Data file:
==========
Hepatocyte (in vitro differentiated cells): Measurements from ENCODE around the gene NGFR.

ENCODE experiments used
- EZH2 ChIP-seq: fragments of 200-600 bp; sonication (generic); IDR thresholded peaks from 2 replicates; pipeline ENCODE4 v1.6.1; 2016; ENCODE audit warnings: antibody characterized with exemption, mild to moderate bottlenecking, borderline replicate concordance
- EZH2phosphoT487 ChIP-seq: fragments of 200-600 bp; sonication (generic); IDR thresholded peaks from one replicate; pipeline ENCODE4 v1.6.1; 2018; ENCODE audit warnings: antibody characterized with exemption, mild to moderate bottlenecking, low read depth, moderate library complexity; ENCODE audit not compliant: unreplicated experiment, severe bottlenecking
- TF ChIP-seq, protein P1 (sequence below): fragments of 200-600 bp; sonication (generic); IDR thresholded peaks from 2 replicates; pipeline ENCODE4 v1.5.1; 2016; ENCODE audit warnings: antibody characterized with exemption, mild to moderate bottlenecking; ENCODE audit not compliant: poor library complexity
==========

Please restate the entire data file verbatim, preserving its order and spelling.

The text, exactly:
Hepatocyte (in vitro differentiated cells): Measurements from ENCODE around the gene NGFR.

ENCODE experiments used
- EZH2 ChIP-seq: fragments of 200-600 bp; sonication (generic); IDR thresholded peaks from 2 replicates; pipeline ENCODE4 v1.6.1; 2016; ENCODE audit warnings: antibody characterized with exemption, mild to moderate bottlenecking, borderline replicate concordance
- EZH2phosphoT487 ChIP-seq: fragments of 200-600 bp; sonication (generic); IDR thresholded peaks from one replicate; pipeline ENCODE4 v1.6.1; 2018; ENCODE audit warnings: antibody characterized with exemption, mild to moderate bottlenecking, low read depth, moderate library complexity; ENCODE audit not compliant: unreplicated experiment, severe bottlenecking
- TF ChIP-seq, protein P1 (sequence below): fragments of 200-600 bp; sonication (generic); IDR thresholded peaks from 2 replicates; pipeline ENCODE4 v1.5.1; 2016; ENCODE audit warnings: antibody characterized with exemption, mild to moderate bottlenecking; ENCODE audit not compliant: poor library complexity